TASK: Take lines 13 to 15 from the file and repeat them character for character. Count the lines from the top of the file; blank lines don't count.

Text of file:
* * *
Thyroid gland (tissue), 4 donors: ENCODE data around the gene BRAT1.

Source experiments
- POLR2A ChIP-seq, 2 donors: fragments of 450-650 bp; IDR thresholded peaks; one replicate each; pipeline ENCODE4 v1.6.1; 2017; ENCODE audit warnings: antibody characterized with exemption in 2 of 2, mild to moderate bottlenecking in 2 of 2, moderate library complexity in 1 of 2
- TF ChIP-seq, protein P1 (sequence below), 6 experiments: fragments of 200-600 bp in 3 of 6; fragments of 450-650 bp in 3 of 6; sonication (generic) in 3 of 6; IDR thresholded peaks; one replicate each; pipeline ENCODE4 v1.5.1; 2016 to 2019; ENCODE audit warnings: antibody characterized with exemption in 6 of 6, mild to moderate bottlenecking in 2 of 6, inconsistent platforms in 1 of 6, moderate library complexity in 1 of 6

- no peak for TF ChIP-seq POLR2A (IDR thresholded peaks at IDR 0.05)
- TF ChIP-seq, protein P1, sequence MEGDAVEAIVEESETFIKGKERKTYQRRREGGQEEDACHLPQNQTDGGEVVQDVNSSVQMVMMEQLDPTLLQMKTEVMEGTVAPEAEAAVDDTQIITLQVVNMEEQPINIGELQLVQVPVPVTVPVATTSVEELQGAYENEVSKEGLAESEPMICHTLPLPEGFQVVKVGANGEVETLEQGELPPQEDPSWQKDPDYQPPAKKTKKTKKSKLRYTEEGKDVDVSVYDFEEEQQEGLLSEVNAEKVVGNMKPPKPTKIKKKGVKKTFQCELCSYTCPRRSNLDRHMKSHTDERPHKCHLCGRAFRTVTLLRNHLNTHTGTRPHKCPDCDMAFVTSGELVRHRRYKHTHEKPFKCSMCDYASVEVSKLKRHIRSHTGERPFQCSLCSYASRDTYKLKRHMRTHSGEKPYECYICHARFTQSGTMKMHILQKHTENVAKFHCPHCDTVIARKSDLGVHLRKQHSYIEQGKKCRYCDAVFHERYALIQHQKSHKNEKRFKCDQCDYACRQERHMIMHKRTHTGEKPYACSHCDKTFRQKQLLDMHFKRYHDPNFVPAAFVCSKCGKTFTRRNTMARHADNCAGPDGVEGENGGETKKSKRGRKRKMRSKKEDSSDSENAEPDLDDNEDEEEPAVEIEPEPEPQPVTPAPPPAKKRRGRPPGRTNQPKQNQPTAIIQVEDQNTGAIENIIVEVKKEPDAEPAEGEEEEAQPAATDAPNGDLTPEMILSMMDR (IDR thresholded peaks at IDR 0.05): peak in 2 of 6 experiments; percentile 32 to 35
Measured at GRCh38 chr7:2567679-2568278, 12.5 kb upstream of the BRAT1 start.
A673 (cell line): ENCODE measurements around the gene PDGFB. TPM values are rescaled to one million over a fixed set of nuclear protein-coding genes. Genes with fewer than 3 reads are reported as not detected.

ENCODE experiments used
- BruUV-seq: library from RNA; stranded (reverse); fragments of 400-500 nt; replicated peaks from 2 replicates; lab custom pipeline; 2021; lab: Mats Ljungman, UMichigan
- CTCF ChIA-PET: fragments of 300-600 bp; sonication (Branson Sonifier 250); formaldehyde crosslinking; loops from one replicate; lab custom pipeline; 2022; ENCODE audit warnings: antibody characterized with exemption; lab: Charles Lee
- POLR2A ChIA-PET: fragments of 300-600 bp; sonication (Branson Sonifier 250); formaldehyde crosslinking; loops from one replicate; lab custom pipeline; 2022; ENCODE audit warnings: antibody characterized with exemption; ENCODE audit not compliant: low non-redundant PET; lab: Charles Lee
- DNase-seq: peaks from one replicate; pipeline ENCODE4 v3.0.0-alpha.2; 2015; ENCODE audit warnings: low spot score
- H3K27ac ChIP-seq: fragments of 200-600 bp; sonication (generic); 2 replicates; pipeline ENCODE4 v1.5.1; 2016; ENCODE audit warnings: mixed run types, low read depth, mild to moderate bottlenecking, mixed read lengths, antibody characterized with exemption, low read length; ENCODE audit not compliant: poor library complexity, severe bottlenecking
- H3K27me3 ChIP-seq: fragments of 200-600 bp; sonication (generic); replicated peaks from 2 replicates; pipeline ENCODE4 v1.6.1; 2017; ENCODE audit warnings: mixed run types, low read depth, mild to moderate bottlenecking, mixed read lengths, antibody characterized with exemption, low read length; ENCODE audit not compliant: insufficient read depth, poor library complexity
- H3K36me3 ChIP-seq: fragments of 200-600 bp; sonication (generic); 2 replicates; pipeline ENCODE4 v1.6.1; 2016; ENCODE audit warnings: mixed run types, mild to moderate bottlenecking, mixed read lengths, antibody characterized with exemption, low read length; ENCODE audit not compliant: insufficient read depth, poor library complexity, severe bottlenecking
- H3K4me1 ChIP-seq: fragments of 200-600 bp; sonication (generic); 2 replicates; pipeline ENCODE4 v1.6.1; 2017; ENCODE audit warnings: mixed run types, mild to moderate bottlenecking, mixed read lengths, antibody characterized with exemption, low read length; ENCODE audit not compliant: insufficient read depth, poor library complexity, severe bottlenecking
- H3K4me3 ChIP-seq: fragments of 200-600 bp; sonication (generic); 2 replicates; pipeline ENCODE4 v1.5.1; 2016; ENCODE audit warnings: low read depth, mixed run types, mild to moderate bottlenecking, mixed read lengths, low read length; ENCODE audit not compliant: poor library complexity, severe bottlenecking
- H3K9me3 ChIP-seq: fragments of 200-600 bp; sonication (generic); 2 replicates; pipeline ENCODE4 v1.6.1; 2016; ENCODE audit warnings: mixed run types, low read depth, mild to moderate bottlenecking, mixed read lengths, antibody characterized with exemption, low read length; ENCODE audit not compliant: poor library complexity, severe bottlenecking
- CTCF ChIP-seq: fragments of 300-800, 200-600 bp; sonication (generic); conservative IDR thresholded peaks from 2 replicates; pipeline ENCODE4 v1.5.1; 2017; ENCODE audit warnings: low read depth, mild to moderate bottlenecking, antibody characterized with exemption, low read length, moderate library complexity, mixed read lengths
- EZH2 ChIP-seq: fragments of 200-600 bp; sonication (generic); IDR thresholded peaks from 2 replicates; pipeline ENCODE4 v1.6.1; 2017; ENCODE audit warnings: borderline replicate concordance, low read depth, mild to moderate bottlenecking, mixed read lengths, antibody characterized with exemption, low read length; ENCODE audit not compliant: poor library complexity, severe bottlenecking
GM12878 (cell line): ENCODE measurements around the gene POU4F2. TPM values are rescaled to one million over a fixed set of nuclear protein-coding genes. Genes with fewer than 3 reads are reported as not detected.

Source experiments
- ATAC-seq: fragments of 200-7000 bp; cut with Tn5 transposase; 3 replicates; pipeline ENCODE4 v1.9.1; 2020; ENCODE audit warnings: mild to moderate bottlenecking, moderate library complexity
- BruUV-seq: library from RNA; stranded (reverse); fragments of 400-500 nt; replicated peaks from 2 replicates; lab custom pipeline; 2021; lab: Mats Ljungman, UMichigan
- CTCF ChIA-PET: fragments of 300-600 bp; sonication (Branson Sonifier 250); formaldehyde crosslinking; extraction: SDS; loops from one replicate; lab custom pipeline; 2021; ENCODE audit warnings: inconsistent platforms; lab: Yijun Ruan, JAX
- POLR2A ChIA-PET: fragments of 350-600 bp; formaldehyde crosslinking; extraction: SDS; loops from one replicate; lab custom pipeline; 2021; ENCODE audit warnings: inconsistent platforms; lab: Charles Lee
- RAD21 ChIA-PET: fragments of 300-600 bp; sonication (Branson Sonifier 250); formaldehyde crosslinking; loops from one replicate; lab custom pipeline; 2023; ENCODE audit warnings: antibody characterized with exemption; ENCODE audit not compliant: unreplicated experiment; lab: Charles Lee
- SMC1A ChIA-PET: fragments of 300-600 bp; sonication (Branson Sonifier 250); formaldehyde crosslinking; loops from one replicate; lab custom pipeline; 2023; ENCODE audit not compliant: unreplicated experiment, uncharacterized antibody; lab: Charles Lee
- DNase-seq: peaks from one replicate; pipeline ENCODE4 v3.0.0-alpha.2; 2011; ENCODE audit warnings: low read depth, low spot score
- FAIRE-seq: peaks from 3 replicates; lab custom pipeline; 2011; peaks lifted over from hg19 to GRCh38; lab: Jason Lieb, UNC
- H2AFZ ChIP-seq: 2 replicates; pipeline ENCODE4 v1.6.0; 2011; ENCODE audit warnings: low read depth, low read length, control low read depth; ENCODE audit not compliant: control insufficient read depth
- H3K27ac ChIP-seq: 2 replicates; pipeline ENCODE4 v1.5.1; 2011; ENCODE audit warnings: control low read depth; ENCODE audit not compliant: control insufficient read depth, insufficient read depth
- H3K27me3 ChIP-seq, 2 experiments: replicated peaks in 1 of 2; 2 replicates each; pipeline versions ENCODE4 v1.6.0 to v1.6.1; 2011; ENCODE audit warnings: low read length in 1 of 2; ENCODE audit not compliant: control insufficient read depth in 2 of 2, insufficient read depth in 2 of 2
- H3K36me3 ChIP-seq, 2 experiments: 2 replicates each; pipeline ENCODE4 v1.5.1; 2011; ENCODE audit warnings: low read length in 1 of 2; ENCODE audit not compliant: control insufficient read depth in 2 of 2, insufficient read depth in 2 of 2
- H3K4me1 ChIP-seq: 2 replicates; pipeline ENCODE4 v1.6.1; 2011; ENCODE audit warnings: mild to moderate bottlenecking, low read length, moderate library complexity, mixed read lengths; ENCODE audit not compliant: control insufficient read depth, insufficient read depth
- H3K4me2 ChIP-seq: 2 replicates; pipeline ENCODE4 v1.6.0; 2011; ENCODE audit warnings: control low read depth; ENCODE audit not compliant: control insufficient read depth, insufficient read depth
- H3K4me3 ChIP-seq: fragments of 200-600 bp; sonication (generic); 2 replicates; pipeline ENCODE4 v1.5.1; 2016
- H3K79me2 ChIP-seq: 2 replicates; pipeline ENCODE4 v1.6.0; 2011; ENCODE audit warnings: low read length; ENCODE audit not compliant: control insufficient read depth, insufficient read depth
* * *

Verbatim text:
- DNase-seq: peaks from one replicate; pipeline ENCODE4 v3.0.0-alpha.2; 2015; ENCODE audit warnings: low spot score
- H3K27ac ChIP-seq: fragments of 200-600 bp; sonication (generic); 2 replicates; pipeline ENCODE4 v1.5.1; 2016; ENCODE audit warnings: mixed run types, low read depth, mild to moderate bottlenecking, mixed read lengths, antibody characterized with exemption, low read length; ENCODE audit not compliant: poor library complexity, severe bottlenecking
- H3K27me3 ChIP-seq: fragments of 200-600 bp; sonication (generic); replicated peaks from 2 replicates; pipeline ENCODE4 v1.6.1; 2017; ENCODE audit warnings: mixed run types, low read depth, mild to moderate bottlenecking, mixed read lengths, antibody characterized with exemption, low read length; ENCODE audit not compliant: insufficient read depth, poor library complexity